State investment in Catalonia
By Marta Espasa
Last week the new Barcelona-Girona-Figueres section of the high-speed (AVE) rail line was inaugurated. This is excellent news, and we have been expecting it for some time now, but we must keep in mind that Catalonia’s investment deficit –one it has been suffering for years on behalf of the centralized government in Madrid— still needs to be corrected. In this respect, President Mas took advantage of the official event to demand that the central government comply with the third additional provision of the Catalan Statute of Autonomy. This provision establishes that State investment in infrastructure in Catalonia shall be equal to the relative participation of Catalonia's gross domestic product in the gross domestic product of the State for a period of seven years. In other words, the State’s budgets should be foreseeing that 18.5% of regional investment goes to Catalonia. Nonetheless, the 2012 budgets allocated only 11.1% of State investment to Catalonia, and a mere 11.9% in the budgets of 2013. This level of investment is clearly much lower than the amount established in the Statute and it is perpetuating Catalonia’s infrastructure deficit.
The situation being what it is, we might ask ourselves what economic or political criteria are determining this territorial distribution of the State’s public investment.
Since public investment in general (and investment in transportation in particular) lowers transportation costs and increases accessibility, it is the public instrument that has the most direct effect on the aggregate growth rate and the geographic distribution of economic activity. This kind of investment, therefore, is a basic instrument of economic growth policies and regional development.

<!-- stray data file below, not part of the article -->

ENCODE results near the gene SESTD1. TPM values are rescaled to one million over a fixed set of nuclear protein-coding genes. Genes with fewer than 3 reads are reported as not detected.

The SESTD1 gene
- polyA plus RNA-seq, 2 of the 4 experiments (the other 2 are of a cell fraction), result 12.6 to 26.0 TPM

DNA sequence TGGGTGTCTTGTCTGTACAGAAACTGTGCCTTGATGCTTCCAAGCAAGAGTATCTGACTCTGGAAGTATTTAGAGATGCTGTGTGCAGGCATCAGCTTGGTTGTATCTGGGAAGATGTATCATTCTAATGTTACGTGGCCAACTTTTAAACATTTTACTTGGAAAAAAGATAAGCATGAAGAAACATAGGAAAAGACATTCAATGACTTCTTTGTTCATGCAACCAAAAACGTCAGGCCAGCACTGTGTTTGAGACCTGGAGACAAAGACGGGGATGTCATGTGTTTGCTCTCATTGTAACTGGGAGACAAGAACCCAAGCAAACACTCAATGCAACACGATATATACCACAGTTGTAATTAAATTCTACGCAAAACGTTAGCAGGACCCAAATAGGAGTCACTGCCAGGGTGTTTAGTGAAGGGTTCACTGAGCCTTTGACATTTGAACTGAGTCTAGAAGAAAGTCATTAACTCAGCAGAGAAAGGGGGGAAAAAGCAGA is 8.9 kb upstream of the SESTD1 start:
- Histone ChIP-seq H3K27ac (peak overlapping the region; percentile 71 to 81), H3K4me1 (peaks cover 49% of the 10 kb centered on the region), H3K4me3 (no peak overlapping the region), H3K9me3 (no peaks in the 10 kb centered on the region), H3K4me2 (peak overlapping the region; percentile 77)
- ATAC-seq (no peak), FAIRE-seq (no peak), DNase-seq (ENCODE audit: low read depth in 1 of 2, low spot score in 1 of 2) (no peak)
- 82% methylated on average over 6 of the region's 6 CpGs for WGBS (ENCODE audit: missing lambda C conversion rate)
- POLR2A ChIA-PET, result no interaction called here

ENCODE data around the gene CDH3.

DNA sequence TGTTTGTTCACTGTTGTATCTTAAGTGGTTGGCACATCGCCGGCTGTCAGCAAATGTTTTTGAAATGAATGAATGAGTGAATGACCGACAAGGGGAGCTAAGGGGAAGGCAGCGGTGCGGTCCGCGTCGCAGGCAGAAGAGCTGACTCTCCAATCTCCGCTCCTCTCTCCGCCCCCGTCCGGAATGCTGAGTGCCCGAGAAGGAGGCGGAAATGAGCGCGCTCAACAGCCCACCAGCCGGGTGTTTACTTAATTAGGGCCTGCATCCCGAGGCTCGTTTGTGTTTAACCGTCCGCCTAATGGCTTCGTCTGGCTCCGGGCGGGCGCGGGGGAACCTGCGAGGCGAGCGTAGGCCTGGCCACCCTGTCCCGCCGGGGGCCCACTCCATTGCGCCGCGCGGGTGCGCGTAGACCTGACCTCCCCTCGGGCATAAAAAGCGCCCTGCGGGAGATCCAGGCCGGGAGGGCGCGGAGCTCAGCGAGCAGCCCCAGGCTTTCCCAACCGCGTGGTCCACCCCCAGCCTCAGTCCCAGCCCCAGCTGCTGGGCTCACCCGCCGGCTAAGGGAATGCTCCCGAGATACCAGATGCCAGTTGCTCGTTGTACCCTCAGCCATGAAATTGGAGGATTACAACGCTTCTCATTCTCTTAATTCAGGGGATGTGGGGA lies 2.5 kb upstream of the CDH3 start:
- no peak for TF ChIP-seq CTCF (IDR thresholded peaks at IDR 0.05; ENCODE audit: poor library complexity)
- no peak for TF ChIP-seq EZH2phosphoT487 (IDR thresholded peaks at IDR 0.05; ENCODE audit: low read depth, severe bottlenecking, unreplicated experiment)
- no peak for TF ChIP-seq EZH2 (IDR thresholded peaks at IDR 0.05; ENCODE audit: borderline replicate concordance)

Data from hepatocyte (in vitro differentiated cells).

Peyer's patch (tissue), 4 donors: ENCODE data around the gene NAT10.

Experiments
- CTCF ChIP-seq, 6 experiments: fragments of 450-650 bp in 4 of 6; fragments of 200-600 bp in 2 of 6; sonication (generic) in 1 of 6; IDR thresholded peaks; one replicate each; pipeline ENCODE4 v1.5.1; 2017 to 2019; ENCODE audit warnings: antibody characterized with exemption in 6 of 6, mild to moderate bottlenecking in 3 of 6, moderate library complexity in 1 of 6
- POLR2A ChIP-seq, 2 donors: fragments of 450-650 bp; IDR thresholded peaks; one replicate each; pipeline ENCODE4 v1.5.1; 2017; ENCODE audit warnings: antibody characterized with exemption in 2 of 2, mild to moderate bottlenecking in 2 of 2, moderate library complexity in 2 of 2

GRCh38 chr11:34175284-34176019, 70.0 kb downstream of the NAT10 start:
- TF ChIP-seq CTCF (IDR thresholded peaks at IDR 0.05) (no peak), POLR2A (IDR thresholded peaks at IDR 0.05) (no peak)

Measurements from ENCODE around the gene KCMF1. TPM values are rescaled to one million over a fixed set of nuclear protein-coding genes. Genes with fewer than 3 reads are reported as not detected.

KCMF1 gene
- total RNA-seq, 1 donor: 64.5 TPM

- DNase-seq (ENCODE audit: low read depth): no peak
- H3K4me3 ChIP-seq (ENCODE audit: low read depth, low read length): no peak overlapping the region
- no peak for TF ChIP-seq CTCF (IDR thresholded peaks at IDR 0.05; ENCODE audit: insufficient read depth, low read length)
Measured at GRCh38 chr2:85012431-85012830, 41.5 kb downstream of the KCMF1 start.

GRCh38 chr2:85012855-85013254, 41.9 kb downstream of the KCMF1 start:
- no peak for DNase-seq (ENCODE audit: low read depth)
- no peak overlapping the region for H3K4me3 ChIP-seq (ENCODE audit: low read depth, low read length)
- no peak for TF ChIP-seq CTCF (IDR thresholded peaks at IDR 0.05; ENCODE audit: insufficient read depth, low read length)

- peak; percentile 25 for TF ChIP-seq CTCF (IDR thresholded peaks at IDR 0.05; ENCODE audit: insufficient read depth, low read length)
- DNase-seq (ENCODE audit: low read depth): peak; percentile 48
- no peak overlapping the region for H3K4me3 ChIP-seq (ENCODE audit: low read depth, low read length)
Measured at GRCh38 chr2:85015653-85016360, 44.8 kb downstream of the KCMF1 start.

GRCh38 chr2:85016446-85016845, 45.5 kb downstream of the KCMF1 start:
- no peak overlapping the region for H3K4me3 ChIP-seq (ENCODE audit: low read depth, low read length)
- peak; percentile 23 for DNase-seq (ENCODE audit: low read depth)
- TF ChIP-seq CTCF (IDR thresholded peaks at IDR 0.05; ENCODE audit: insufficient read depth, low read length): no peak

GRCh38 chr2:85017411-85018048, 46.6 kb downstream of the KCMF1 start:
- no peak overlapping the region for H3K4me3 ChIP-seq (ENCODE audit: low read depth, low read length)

Nonetheless, the territorial distribution of investment follows different models depending on which of these two objectives is a priority. Thus, if economic efficiency and growth is a priority, it would make sense to invest in regions with a low public capital to private capital ratio, or in other words, in the autonomous communities with a relatively more robust business sector. On the other hand, if public investment is understood to be an instrument for correcting regional income disparities, then the criteria of redistribution or equality would be the priority, favoring the poorer regions. A conflict arises when the regions with a low public capital / private capital ratio do not agree with those that are less economically developed. In Spain’s case, it has been clearly demonstrated that investment has mostly been channeled towards the autonomous communities with the lowest level of economic development.
In addition to these criteria, there is another political criterion of a more profoundly ideological nature that also helps to explain the territorial distribution of investment in transportation infrastructure: the territorial model that Spain’s central governments have long defended and supported. Transportation infrastructure is a key element for the structuring of a territory, as it is what makes trade and interpersonal relations possible, and as a result the way this structure is designed reflects the perceived relationships between the various territories of a country. Therefore, in Spain’s case the transportation model that has been in place from 18th century until today has been a radial one with Madrid at its center. This has meant that Madrid has taken on the role of the fundamental node in the Spanish transportation system, which has further strengthened its central position.
All of these issues are why for some time now there has been an intense debate going on about investment. Regarding the size of this investment, in the years in which efforts of budget consolidation have been a priority, this item has always suffered the biggest cuts. This has been a cause for concern due to the effects that such a low level of investment could have on economic productivity and, in consequence, on competitiveness and economic growth.
At the same time, today there is great malaise in Catalonia due to the unfair treatment it has received regarding the State investment in transportation infrastructure, which is something that could undermine its economic growth.
Now more than ever, therefore, we need to change course and prioritize the criteria of efficiency and economic growth when it comes to the regional distribution of State investment. Unfortunately, however, the central government doesn’t seem to share this view.
Image source: La Moncloa